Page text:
How to Care for a Blind Cat

April 25, 2014

The moment after signing Blind Murphy’s adoption papers, I asked, “So how do you take care of a blind cat?”  In hindsight, I probably should have inquired about this before committing to it in case he required some sort of outrageous care such as having to spoon feed it or regularly maintain its colostomy bag.  The gruff lady that officiated the process merely shrugged and grumbled, “I don’t know.  Don’t move the furniture around, I guess.”  Working on a Saturday afternoon didn’t please her, I suppose.  Internet searches didn’t result in useful information (pretty much providing the equivalent of shrugging its shoulders and grumbling, “Don’t move the furniture around, I guess.”) so through five years of trial and error, I present to you the first in a series of informative tips on what to expect when adopting a blind cat (i.e. a handicat).  Tip #1: Handicats Are Emotionally Stronger Than You Realize

One of many principles of human nature is that we either feel sorry for the less fortunate or pretend like we do.  Unfortunately, the latter (i.e. the “faking it” one) applies to me.  While blathering about the inspiration of the Special Olympics to anyone I’m trying to impress, I’m laughing hysterically on the inside imaging an aggressively competitive triathlon that consists of head banging, compulsive stranger hugging, and floor exercises with extravagant semi-carthweels, roll/flops, and double-legged donkey kicks.  The only exception is Blind Murphy.

I’ve discovered that his handicap doesn’t amuse me much.  Ok, sure.  So I’ve enjoyed watching his confusion while he navigates unfamiliar terrain after I’ve rearranged the furniture at Christmas.  Or maybe I’ve even, on occasion, deliberately guided him into a door frame as he loyally walked by my side.  Yet when I imagine something bad happening to him or living without him, I have to swallow the lump that forms in my throat and fight the urge to hug and pet him while assuring him that I’ll never do anything mean that I didn’t also think was funny.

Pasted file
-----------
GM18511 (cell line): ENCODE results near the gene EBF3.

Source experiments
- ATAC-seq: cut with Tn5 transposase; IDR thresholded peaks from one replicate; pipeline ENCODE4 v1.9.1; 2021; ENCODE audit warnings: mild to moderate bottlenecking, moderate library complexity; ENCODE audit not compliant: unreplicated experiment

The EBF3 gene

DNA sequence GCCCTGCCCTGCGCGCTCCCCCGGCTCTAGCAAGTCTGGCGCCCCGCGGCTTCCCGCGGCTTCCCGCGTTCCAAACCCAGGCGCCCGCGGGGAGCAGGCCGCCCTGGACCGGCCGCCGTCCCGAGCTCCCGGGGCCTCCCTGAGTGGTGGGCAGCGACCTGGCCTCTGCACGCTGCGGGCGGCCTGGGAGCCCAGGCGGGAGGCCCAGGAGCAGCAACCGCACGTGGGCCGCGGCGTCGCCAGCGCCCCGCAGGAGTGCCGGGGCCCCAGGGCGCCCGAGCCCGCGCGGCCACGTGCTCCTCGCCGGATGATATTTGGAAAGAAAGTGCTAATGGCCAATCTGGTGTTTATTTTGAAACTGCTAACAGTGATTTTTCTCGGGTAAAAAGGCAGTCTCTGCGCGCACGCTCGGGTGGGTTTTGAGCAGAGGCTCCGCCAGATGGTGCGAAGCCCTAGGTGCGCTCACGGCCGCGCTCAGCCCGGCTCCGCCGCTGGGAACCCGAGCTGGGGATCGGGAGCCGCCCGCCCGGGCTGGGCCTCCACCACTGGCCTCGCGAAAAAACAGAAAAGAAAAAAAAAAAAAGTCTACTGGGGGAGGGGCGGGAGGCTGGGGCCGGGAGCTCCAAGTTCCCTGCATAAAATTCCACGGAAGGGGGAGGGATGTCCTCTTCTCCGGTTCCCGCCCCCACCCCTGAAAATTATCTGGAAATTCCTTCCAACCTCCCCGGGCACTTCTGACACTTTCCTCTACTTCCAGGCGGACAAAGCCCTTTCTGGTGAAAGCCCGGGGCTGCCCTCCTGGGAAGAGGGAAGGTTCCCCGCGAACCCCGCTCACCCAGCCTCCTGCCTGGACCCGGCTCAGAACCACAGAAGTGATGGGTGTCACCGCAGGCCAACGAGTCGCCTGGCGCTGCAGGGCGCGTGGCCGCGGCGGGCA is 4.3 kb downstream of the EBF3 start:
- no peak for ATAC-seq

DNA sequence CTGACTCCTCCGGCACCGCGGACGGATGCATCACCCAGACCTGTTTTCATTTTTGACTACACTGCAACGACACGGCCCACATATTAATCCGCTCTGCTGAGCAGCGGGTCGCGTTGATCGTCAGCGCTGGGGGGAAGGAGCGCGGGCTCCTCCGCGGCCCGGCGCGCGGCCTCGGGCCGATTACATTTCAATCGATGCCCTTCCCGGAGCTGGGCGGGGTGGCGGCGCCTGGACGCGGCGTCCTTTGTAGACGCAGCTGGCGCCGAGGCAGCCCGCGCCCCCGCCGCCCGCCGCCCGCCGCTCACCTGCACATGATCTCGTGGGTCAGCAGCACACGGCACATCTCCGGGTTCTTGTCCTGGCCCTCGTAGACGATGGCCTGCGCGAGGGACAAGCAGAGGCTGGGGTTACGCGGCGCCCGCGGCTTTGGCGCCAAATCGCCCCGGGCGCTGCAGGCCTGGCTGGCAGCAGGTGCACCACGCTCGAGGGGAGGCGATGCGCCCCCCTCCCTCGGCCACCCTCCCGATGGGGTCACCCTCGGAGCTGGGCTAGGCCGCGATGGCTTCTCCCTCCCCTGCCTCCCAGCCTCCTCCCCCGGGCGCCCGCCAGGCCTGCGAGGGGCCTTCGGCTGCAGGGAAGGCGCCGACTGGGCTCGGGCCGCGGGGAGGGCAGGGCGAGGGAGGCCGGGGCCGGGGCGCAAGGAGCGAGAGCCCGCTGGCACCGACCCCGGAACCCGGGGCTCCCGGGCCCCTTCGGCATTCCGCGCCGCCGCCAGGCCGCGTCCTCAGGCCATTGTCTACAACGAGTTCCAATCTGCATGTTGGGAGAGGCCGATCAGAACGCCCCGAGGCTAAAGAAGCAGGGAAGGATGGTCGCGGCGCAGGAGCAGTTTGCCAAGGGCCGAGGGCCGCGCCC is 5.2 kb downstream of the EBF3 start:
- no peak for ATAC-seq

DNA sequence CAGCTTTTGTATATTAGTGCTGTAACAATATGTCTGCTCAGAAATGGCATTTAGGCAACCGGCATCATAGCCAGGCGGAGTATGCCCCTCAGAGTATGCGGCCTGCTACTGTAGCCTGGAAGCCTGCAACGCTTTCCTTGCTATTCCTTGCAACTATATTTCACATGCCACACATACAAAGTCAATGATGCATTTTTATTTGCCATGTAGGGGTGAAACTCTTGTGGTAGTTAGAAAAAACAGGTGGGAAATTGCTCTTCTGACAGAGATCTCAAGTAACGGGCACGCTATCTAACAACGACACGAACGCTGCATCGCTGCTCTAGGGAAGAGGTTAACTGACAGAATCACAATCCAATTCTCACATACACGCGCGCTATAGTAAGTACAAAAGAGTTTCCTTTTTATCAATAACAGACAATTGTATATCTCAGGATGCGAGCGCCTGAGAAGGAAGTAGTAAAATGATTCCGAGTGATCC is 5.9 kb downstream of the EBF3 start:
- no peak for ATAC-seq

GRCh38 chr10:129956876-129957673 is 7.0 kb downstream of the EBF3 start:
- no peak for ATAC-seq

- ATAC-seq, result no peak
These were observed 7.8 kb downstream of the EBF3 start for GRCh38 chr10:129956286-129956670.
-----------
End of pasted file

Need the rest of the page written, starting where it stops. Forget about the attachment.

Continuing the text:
However, I’ve recently  wondered if my gushing of affection isn’t having an adverse affect because lately I’ve noticed him displaying aggressive entitlement issues.  You may not believe this, but my sightless wonder is the alpha male of our condemnable house.  The chair in our living room?  That’s his.  The catnip laced super scratcher?  That’s his, too.  Reese’s heart-shaped food bowl inscribed with ‘Princess’?  You guessed it (but don’t tell him it’s pink).  I don’t have the heart to teach him to share, and let’s be real here; seeing a blind cat bully the able-bodied is amusing.  When he bites Mr. Tiddles in the ass for sitting in his chair, I tilt my head, smile, and enjoy how I was able to mold a once-insecure cat into the brat he is today.  When he smacks Reese in the head for eating catnip on the super scratcher, I become overwhelmed with joy at how I was able to lift the spirits of a timid cat that was too scared to leave the bathroom when we first brought him home (but he’s still too scared to step foot outdoors).  When he bites my partner’s ankles in the bathroom for standing on his rug, I just throw my head back and laugh loudly.

In my eyes, Blind Murphy is the epitome of an omnipotent, brave cat, a handi-capable inspiration from whom I can learn.  Sure, he may still face-plant a wall (through no fault of my own most of the time) or head-butt the leg of our coffee table while playing, but he quickly shakes it off and continues to play as if it’s not a bother.  Despite his daily tribulations, he never complains or cries out in frustration, as if he doesn’t want you to feel sorry for him.  It doesn’t seem to affect him, and most importantly, it has never broken his spirit.  Every day, he plays more, he explores more, and one day, I’m sure he’ll step outside.  I think I can learn a lot from that kind of patience, courage, and understanding in a dark and insincere world.